The players from the 1972-73 team were honored at Friday's Knicks game and will be recalled again Sunday when MSG replays Game 5 of the '73 Finals against the Lakers -- thanks to an unlikely story of discovery and recovery. (More on that later.) Frazier lamented that the 1973 Knicks had been somewhat overlooked compared with '70 "because of the hoopla with Willis [Reed] and the way he came out in Game 7, and we won it at home." When I asked which team was better, he said without hesitation it was 1973, a deeper, more versatile squad. One of the biggest reasons was sitting beside him: Earl Monroe. The occasion was a luncheon at Frazier's restaurant, Clyde Frazier's Wine & Dine, near the Garden at which the former backcourt mates watched parts of that title-clinching 102-93 victory at the Forum on May 10, 1973. Both men acknowledged it was a somewhat surreal experience to watch their far younger selves sometimes play less well than memory suggested, but well enough to dethrone the defending champs. Said Monroe: "When you think back on the game, you don't [remember] all the mistakes that were made . . . But the reason we won is we just had better players." Newsday

“I do say I’ve never seen LeBron outplay Carmelo,” King added. Asked by The Post to elaborate, King said: “Now you can obviously go back into your records and find games where you can come back and dispute that — well I’m not looking at records. I’m just going based on my recollection of what I’ve seen. That’s what I can go on.” New York Post

April 8, 2013 Updates

File this under the "It's About Time" category, but former Knicks' legend Bernard King was finally named to the Pro Basketball Hall of Fame. King, 56, played from 1982-87 with the Knicks. although his brilliant career was shortened by knee trouble. One of the elite small forwards of his era, King averaged 22.5 points per game in his career (26.5 points during his Knicks' tenure) -- including a career-high 32.9 points for the Knicks in the 1984-85 season. Newark Star-Ledger

April 7, 2013 Updates

Anthony tied King’s Knicks’ record of three straight games of 40 or more points in Friday’s 101-83 win over the Bucks and will look to break it today. He posted 50, 40 and 41 points on the Heat, Hawks and Bucks, respectively. “Melo is playing the best basketball of any player in the NBA,’’ King told The Post. “He’s the best scorer in the league. He’s playing phenomenally. There’s nothing you’re going to do defensively that’s going to stop him. He can handle, shoot, pass rebound, penetrate. He can put the ball on the floor and handle the ball in transition. He can post up down low. He’s very difficult to prepare for. “I’ve enjoyed watching him. I was hoping he would break my record [Friday].’’ New York Post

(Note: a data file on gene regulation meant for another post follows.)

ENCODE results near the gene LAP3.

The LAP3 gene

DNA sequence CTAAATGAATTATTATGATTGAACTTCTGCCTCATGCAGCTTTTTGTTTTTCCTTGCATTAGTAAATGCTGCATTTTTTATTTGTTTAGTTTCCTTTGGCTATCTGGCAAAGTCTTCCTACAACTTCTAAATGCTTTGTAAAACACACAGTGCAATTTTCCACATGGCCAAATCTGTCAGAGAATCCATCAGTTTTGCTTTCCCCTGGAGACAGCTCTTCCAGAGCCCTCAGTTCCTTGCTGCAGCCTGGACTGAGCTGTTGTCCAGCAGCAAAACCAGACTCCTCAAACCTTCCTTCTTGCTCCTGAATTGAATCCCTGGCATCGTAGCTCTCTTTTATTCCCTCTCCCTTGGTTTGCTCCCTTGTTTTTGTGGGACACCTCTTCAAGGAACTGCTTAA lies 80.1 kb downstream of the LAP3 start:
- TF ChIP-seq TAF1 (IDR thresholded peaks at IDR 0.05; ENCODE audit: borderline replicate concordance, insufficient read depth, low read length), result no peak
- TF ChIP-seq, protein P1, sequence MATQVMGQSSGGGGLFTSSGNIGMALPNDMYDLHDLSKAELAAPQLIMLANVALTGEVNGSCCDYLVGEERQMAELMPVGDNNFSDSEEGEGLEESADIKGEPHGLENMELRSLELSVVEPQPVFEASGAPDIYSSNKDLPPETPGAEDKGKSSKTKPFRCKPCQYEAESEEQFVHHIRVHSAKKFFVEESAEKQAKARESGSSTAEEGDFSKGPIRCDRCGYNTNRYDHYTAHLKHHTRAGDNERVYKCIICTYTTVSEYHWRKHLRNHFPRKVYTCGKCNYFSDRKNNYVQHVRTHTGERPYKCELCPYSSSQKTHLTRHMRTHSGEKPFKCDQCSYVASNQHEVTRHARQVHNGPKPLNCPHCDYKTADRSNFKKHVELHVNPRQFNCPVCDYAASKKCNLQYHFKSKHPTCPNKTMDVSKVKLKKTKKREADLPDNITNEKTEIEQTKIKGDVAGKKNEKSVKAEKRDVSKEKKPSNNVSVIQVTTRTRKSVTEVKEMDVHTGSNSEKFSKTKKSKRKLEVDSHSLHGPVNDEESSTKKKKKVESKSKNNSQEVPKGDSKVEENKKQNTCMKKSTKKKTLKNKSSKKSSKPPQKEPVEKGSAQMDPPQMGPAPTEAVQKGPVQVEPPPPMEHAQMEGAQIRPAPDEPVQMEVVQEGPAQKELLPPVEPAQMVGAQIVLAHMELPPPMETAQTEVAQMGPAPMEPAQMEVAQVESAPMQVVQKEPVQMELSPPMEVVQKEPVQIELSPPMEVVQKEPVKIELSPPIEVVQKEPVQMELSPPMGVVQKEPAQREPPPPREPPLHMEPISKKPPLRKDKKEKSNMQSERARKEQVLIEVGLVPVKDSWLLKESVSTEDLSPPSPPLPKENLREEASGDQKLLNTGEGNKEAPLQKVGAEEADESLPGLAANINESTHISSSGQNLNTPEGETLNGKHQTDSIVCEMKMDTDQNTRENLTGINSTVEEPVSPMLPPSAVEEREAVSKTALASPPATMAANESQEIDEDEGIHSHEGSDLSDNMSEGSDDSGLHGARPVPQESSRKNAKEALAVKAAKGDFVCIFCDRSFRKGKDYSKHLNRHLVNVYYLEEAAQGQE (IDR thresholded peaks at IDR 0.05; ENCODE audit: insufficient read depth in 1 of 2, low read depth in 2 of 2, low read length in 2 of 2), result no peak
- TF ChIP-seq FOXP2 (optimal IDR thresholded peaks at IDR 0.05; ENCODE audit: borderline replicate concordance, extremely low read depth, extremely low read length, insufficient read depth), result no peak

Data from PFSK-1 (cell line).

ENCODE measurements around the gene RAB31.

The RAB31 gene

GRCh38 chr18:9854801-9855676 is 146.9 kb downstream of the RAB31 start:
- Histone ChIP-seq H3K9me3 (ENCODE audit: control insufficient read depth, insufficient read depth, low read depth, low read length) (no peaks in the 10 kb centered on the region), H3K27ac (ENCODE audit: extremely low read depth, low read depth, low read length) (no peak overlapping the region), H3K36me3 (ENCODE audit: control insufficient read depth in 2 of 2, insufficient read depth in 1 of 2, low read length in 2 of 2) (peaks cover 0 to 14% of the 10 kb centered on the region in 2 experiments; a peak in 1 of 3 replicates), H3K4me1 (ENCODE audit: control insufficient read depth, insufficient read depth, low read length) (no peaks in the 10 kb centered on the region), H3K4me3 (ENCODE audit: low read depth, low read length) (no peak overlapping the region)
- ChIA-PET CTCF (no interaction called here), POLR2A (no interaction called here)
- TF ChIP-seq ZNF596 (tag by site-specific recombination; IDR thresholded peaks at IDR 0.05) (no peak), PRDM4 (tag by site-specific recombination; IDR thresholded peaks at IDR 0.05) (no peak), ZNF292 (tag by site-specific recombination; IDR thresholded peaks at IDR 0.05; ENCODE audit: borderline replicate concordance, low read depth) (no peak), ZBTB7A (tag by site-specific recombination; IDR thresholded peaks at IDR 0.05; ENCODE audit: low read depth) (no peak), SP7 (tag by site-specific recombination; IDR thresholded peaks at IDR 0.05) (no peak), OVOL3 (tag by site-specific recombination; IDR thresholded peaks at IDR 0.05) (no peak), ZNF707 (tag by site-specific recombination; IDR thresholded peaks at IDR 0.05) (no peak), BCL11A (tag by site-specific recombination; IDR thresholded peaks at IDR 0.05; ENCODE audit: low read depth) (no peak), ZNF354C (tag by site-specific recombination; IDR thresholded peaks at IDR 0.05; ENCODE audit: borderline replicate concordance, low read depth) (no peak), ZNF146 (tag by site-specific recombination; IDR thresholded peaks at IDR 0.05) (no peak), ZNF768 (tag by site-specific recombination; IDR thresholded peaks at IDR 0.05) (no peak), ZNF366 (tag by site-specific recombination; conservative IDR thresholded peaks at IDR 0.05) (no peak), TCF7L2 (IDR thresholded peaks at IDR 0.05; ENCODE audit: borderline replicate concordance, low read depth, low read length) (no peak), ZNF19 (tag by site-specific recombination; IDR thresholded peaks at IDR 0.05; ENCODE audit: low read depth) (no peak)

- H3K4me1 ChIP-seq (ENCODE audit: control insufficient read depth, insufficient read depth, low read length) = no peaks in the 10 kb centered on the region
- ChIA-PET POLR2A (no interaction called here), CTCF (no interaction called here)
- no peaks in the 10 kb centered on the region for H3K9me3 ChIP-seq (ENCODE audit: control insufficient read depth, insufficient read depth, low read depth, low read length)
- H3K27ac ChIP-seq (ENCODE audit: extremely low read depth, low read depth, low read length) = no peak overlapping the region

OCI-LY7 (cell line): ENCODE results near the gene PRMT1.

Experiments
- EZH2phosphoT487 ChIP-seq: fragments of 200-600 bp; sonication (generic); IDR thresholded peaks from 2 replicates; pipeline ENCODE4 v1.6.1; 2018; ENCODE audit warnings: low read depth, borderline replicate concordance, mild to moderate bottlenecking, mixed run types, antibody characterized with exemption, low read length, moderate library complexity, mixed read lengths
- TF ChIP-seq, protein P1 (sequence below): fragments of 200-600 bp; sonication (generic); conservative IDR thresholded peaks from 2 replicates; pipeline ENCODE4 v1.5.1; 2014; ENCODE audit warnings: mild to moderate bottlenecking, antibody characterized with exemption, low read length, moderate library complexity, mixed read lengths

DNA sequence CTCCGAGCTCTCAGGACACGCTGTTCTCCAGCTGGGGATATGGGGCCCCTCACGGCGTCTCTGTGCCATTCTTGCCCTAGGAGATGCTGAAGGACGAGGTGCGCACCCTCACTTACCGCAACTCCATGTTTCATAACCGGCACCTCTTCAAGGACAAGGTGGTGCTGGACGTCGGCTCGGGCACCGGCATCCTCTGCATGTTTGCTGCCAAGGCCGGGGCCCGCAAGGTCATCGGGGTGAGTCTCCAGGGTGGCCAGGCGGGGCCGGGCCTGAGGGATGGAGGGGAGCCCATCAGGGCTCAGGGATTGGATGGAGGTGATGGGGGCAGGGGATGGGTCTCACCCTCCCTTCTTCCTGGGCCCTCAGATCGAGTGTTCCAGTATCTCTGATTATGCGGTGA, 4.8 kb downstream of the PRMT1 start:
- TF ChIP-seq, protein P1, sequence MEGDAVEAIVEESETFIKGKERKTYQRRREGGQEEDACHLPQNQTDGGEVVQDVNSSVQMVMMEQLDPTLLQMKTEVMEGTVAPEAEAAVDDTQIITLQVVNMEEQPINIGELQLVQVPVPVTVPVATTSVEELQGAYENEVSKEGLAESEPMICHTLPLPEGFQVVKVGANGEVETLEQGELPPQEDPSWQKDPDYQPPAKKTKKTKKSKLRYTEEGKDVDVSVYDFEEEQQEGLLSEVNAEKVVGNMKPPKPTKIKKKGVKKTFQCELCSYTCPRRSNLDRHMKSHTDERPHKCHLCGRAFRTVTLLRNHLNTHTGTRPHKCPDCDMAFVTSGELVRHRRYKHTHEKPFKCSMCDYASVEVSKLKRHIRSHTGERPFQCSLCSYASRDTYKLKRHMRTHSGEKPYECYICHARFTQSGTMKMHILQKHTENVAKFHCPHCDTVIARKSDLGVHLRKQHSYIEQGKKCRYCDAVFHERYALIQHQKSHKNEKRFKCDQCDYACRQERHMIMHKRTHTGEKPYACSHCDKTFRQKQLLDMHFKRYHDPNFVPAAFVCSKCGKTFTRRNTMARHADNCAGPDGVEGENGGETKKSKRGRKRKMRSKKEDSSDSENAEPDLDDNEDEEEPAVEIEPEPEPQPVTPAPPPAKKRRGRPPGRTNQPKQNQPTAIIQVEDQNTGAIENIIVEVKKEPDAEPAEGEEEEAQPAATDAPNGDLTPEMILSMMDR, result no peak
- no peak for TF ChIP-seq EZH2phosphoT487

April 5, 2013 Updates

Marc Berman: Bernard King finally elected to the Hall of Fame, according to source. Deserved it a while ago. Twitter @NYPost_Berman

The announcements will become official Monday at the Final Four in Atlanta. Ironically, King lives in Atlanta and attended the Knicks game Wednesday. King played from 1982-87 with the Knicks and his career was shortened by knee trouble. He was disappointed in recent years about being passed over for the Hall. His name came up this week when Carmelo Anthony nearly acheived his feat of posting back-to-back 50-point games. King did that during the 1984-85 season. King averaged 26.5 points during his Knicks career. New York Post

February 16, 2013 Updates

For Bernard King, maybe the sixth time is the charm. The Brooklyn product and former Knick great was revealed as one of 12 finalists for the 2013 Hall of Fame class Friday, joining notables such as Gary Payton, Rick Pitino, Jerry Tarkanian and Tim Hardaway. King, 56, who has been nominated six times, received strong support from Dominique Wilkins — a 2006 inductee — who played against King until King’s retirement in 1993. The 2013 class will be announced at the NCAA Final Four in April. “Is Bernard King a Hall of Famer? He should be a first ballot Hall of Famer,” Wilkins said. “I never feared anybody whenever I played them. Nobody. He’s the only guy that scared the hell out of me. He’s a machine. Here’s a guy he could put 40 in the book and there’s nothing you can do about it. And he did it consistently. He should have already been a Hall of Famer.” New York Daily News